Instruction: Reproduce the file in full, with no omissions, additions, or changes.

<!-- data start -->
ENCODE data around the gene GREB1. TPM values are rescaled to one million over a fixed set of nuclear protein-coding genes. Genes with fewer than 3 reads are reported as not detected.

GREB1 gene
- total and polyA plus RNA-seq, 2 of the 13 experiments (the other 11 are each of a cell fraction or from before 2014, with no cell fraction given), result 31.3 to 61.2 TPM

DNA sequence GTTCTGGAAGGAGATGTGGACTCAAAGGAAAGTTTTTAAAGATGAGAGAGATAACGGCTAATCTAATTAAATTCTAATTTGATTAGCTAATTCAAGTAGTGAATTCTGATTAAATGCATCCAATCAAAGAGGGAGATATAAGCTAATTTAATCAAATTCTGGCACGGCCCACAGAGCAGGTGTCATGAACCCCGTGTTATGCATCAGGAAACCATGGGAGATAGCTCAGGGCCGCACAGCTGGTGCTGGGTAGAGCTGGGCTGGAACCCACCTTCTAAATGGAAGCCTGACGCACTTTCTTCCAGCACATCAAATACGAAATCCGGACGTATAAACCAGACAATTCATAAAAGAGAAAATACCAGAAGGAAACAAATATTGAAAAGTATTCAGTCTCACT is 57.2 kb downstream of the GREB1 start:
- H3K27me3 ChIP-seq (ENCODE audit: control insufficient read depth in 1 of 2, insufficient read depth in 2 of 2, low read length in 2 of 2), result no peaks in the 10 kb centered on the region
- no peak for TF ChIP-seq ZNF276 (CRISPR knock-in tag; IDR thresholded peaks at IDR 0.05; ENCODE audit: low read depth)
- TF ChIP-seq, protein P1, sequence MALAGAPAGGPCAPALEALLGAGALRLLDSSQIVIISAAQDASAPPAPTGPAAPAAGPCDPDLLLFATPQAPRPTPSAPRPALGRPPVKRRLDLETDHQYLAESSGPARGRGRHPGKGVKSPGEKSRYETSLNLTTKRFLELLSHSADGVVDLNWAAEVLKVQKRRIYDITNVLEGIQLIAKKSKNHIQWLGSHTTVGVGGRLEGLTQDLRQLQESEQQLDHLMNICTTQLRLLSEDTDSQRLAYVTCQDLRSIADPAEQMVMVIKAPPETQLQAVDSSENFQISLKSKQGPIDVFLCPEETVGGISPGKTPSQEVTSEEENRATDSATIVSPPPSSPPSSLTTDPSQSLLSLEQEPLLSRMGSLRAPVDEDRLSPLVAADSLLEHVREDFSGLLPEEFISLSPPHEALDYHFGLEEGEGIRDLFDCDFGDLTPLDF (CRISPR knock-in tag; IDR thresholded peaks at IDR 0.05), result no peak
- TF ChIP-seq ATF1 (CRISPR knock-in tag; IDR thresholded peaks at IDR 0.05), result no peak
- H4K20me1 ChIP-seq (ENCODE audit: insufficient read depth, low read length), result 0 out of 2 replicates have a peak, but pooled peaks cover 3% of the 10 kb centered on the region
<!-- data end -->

ENCODE data around the gene GREB1. TPM values are rescaled to one million over a fixed set of nuclear protein-coding genes. Genes with fewer than 3 reads are reported as not detected.

GREB1 gene
- total and polyA plus RNA-seq, 2 of the 13 experiments (the other 11 are each of a cell fraction or from before 2014, with no cell fraction given), result 31.3 to 61.2 TPM

DNA sequence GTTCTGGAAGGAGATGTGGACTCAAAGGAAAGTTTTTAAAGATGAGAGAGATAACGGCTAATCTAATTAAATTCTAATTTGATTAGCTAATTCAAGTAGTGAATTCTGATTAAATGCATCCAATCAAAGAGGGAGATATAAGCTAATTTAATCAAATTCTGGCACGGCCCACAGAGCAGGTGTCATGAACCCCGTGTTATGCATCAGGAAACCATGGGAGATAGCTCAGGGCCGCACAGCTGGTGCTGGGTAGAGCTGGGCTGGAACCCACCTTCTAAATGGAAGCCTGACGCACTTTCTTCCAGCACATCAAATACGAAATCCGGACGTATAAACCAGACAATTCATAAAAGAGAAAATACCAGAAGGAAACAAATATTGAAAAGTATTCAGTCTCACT is 57.2 kb downstream of the GREB1 start:
- H3K27me3 ChIP-seq (ENCODE audit: control insufficient read depth in 1 of 2, insufficient read depth in 2 of 2, low read length in 2 of 2), result no peaks in the 10 kb centered on the region
- no peak for TF ChIP-seq ZNF276 (CRISPR knock-in tag; IDR thresholded peaks at IDR 0.05; ENCODE audit: low read depth)
- TF ChIP-seq, protein P1, sequence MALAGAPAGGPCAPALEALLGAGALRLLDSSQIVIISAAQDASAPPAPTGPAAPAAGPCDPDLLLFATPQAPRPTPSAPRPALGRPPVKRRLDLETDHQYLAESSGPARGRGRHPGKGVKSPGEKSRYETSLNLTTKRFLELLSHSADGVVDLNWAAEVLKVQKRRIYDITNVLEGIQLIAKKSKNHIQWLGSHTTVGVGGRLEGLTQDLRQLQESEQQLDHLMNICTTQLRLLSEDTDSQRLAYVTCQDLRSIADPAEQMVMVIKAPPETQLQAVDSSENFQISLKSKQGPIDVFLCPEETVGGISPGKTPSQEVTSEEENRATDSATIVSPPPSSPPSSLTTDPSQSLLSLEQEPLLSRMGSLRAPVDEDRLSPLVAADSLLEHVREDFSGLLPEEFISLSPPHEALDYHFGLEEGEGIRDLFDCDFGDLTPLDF (CRISPR knock-in tag; IDR thresholded peaks at IDR 0.05), result no peak
- TF ChIP-seq ATF1 (CRISPR knock-in tag; IDR thresholded peaks at IDR 0.05), result no peak
- H4K20me1 ChIP-seq (ENCODE audit: insufficient read depth, low read length), result 0 out of 2 replicates have a peak, but pooled peaks cover 3% of the 10 kb centered on the region